Provision is being made under Clause 38 that the High Courts shall not issue an interim order ordinarily except upon notice to the other side and after giving the other side an opportunity to be heard. An exception is made in cases where the loss or damage to the petitioner cannot be compensated in money. Notwithstanding this exception, the High Courts shall have no power to grant an interim order in any case where the effect of such order is to delay any inquiry into a matter of public importance or any investigation or inquiry into an offence punishable with imprisonment or any action for the execution of any work/project of public utility, etc.
Provision is also being made in Clause 58 to cover petitions pending in the High Courts.'
The jurisdiction under Art. 226(1) before the amendment was very wide as this writ jurisdiction could be exercised not only for enforcement of fundamental rights but for 'other purposes' and even where there was existence of other remedies it was only as a matter of self restraint that this extraordinary jurisdiction was not exercised when adequate alternative relief existed by recourse to ordinary remedies created by the law. In Rohtas Industries v. Its Union : (1976)ILLJ274SC it was in terms held
'The expansive and extraordinary power of the High Courts under Art. 226 is as wide as the amplitude of the language used indicates and so can affect any person even a private individual -and be available for any (other) purpose, even one for which another remedy may exist. The amendment to. Art. 226 in 19,63 inserting Art. 226(1-A) reiterates the targets of the writ power as inclusive of any person by the expressive reference to 'the residence of such person. But it is one thing to affirm the jurisdiction, another to authorise its free exercise like a bull in a china shop. This Court has spelt out wise and clear restraints on the use of this extraordinary remedy and High Courts will not go beyond those wholesome inhibitions except where the monstrosity of the situation or other exceptional circumstances cry for timely judicial interdict or mandate. The mentor of law is justice and a potent drug should be judiciously administered. Speaking in critical retrospect and portentous prospect, the writ power has, by and large, been the people's sentinel on the qui vive and to, cut back on or liquidate that power may cast a peril to human rights.'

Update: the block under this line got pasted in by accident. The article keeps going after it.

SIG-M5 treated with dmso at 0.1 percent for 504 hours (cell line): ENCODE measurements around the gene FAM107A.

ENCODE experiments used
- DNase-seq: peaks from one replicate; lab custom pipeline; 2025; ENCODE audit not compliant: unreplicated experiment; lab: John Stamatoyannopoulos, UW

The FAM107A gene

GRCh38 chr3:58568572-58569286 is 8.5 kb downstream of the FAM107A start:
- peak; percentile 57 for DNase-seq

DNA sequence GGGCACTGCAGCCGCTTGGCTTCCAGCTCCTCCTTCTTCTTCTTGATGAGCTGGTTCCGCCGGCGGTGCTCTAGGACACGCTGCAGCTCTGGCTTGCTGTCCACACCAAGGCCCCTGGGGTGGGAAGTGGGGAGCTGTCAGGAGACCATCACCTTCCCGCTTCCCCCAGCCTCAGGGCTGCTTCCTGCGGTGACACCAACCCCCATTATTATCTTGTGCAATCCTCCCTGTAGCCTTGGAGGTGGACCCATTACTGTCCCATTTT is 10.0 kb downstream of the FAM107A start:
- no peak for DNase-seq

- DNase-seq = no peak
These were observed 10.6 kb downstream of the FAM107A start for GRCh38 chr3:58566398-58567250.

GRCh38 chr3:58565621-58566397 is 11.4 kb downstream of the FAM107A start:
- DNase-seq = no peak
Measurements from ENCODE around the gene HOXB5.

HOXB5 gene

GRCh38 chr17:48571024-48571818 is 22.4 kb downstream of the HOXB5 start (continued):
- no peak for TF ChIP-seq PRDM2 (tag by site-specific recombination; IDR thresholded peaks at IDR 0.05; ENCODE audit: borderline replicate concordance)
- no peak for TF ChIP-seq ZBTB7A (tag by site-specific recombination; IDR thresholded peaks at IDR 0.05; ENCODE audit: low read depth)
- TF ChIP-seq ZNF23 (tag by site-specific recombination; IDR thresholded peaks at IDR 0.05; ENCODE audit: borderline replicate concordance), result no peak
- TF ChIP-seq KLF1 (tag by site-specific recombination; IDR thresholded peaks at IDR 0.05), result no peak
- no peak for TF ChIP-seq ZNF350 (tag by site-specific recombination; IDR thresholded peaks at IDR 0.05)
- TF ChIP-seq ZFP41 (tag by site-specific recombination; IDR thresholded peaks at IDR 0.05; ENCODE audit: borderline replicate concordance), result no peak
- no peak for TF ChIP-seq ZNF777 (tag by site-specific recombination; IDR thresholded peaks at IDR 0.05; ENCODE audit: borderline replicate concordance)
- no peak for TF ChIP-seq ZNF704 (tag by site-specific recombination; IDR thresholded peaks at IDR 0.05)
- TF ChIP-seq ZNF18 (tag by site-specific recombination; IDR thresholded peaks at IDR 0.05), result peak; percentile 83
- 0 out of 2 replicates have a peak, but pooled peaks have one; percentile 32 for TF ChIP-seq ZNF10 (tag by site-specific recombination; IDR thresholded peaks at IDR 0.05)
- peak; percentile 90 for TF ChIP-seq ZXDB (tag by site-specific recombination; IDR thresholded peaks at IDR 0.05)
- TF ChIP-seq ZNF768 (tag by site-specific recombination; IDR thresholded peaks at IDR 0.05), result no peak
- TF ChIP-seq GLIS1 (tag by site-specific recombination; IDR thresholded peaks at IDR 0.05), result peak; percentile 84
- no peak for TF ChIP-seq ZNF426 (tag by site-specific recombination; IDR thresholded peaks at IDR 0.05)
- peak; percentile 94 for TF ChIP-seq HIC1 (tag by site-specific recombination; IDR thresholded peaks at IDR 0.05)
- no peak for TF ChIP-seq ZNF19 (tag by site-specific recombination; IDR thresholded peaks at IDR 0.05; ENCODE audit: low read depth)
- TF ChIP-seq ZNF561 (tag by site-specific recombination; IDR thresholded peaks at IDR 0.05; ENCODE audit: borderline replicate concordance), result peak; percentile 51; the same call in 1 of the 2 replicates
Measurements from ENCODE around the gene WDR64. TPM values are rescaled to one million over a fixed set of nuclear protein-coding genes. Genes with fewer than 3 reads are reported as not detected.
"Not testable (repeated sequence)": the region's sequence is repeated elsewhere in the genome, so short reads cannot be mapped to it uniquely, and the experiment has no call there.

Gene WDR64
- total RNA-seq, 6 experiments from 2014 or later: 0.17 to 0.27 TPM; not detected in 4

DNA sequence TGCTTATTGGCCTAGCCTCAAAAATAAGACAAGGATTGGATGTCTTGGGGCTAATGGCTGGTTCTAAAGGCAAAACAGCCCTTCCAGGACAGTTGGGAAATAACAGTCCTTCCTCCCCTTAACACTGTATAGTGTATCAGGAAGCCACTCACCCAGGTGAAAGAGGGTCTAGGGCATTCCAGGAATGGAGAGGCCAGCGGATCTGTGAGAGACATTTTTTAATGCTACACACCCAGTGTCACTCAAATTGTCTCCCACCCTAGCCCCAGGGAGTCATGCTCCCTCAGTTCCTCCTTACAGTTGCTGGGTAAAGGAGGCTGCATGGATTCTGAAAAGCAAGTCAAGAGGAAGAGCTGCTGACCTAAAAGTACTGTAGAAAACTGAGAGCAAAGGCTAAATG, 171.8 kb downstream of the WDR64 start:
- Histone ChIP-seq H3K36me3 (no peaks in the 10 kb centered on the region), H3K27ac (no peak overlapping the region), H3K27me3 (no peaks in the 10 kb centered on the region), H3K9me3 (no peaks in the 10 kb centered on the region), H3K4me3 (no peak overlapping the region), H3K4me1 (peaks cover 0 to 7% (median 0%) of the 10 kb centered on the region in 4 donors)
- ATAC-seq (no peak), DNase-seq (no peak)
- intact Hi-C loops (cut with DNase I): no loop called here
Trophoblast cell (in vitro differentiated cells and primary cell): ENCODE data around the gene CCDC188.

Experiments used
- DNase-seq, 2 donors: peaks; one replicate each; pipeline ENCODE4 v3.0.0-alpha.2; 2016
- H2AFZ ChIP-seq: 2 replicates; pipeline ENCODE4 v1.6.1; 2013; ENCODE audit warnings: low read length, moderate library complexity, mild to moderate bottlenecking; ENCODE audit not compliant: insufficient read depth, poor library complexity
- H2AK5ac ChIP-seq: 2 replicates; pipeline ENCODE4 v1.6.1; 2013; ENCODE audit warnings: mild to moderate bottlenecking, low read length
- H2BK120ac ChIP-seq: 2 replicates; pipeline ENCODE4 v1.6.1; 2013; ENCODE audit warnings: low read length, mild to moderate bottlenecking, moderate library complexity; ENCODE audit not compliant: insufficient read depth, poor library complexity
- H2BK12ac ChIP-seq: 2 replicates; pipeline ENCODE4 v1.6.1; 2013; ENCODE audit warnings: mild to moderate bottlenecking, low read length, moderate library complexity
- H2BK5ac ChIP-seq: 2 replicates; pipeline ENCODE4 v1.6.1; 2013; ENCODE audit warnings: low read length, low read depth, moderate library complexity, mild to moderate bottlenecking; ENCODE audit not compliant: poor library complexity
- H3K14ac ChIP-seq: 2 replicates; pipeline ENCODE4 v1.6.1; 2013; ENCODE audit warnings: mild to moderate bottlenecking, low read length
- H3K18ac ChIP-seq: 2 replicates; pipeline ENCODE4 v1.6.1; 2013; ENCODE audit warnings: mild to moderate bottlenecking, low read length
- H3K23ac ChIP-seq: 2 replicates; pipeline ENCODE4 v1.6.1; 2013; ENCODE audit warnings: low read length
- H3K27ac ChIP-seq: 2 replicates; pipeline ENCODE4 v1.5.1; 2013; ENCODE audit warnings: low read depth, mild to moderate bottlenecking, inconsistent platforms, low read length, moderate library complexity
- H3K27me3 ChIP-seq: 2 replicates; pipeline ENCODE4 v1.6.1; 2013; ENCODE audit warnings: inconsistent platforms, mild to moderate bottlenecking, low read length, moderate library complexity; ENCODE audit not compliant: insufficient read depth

That is why even an arbitrator appointed under S. 10-A of the Industrial Disputes Act. 19,47 was held to be a part of the methodology of the sovereign's dispensation of justice, so as to be treated as a statutory tribunal amenable to judicial review. English precedents were adopted not on the ground that they were binding but because the jurisprudence of judicial review in this branch was found to be substantially common for Indian and Anglo-American systems and so Halsbury's passage explaining patent error of law on the record had been adopted as a sound statement, of law. The wider emergence of common canons of judicial review was treated as a welcome trend towards a one world public law.